Crater Central Peak
NASA/JPL/UArizona
Crater Central Peak
PSP_004242_1495  Science Theme: Composition and Photometry
This observation shows a central peak of a large, degraded impact crater in the Terra Sirenum region of the Southern hemisphere. Central peaks form during crater formation when a particularly large impactor hits the surface.

The central peak visible here (about 2/3 of the way down the full image) is interesting because it has some fluvial-like features on its south side. At lower resolution, these features appear to be channels with some connecting pits. At higher resolution (see subimage), the features appear to be troughs that are filled with dunes.

What is most interesting is the chain of pits that extends down the center of some of the troughs as seen in the subimage. It is possible that these pits are evidence of subsurface piping or hydrothermal activity. Piping occurs when subsurface water flows through soil, takes some soil with it, and causes the overlying ground to collapse. These fluvial-like features and the connected pits may have formed during a late stage of crater formation when temperatures were suitable for liquid water.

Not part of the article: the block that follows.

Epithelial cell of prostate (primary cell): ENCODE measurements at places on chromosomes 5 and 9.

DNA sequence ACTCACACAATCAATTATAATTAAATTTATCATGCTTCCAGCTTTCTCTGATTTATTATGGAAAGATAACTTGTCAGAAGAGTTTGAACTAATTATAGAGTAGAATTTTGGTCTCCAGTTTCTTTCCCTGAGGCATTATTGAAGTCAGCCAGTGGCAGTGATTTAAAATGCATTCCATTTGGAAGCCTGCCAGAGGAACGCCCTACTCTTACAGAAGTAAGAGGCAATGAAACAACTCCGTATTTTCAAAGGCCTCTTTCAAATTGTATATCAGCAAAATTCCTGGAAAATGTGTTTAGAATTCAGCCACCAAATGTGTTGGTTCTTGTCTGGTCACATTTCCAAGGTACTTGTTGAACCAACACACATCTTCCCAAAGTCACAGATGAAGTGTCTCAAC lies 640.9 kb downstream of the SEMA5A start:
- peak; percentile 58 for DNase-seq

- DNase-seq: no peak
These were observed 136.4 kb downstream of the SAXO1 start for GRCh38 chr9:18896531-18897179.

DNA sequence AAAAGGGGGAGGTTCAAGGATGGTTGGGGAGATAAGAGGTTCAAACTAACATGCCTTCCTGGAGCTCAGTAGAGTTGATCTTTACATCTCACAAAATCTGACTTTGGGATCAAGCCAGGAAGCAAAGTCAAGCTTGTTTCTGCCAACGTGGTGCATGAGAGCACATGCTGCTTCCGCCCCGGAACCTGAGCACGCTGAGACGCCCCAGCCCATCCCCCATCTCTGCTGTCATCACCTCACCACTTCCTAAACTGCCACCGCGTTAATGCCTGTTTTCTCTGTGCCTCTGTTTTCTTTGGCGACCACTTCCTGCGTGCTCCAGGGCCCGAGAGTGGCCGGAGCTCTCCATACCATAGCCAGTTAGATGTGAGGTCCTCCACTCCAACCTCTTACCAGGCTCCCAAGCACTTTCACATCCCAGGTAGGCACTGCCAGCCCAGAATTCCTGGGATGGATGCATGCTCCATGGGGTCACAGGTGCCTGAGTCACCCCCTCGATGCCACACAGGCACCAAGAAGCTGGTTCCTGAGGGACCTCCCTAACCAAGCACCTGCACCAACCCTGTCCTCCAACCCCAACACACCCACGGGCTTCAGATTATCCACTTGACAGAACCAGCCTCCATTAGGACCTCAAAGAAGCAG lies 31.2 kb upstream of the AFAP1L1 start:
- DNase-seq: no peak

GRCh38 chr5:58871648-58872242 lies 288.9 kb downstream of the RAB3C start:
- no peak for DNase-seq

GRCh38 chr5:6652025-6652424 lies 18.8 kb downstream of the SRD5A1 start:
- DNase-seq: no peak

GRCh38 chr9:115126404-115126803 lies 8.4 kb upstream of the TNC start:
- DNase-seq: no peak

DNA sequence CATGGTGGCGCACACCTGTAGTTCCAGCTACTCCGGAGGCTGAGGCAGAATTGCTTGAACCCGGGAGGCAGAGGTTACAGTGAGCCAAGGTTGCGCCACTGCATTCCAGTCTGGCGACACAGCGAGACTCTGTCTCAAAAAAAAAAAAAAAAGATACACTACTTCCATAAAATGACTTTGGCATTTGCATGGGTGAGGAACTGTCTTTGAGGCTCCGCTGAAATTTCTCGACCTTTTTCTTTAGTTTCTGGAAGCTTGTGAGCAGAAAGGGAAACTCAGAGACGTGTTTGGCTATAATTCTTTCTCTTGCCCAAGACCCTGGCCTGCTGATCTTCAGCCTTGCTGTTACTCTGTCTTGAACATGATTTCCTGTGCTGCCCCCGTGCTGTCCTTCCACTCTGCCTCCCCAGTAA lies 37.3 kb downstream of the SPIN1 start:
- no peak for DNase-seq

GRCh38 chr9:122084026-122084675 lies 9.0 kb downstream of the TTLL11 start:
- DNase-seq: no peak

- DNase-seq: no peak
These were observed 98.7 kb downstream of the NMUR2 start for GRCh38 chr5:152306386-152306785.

Written by: Kelly Kolb  (15 August 2007)
 
Acquisition date
22 June 2007

Local Mars time
15:01

Latitude (centered)
-30.242°

Longitude (East)
199.824°

Spacecraft altitude
254.6 km (158.2 miles)

Original image scale range
from 25.6 cm/pixel (with 1 x 1 binning) to 51.2 cm/pixel (with 2 x 2 binning)

Map projected scale
25 cm/pixel and North is up

Map projection
Equirectangular

Emission angle
7.1°

Phase angle
47.5°

Solar incidence angle
40°, with the Sun about 50° above the horizon

Solar longitude
262.8°, Northern Autumn

For non-map projected images
North azimuth:  96°
Sub-solar azimuth:  1.0°
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POSTSCRIPT
NASA’s Jet Propulsion Laboratory, a division of the California Institute of Technology in Pasadena, Calif., manages the Mars Reconnaissance Orbiter for NASA’s Science Mission Directorate, Washington. The HiRISE camera was built by Ball Aerospace and Technology Corporation and is operated by the University of Arizona.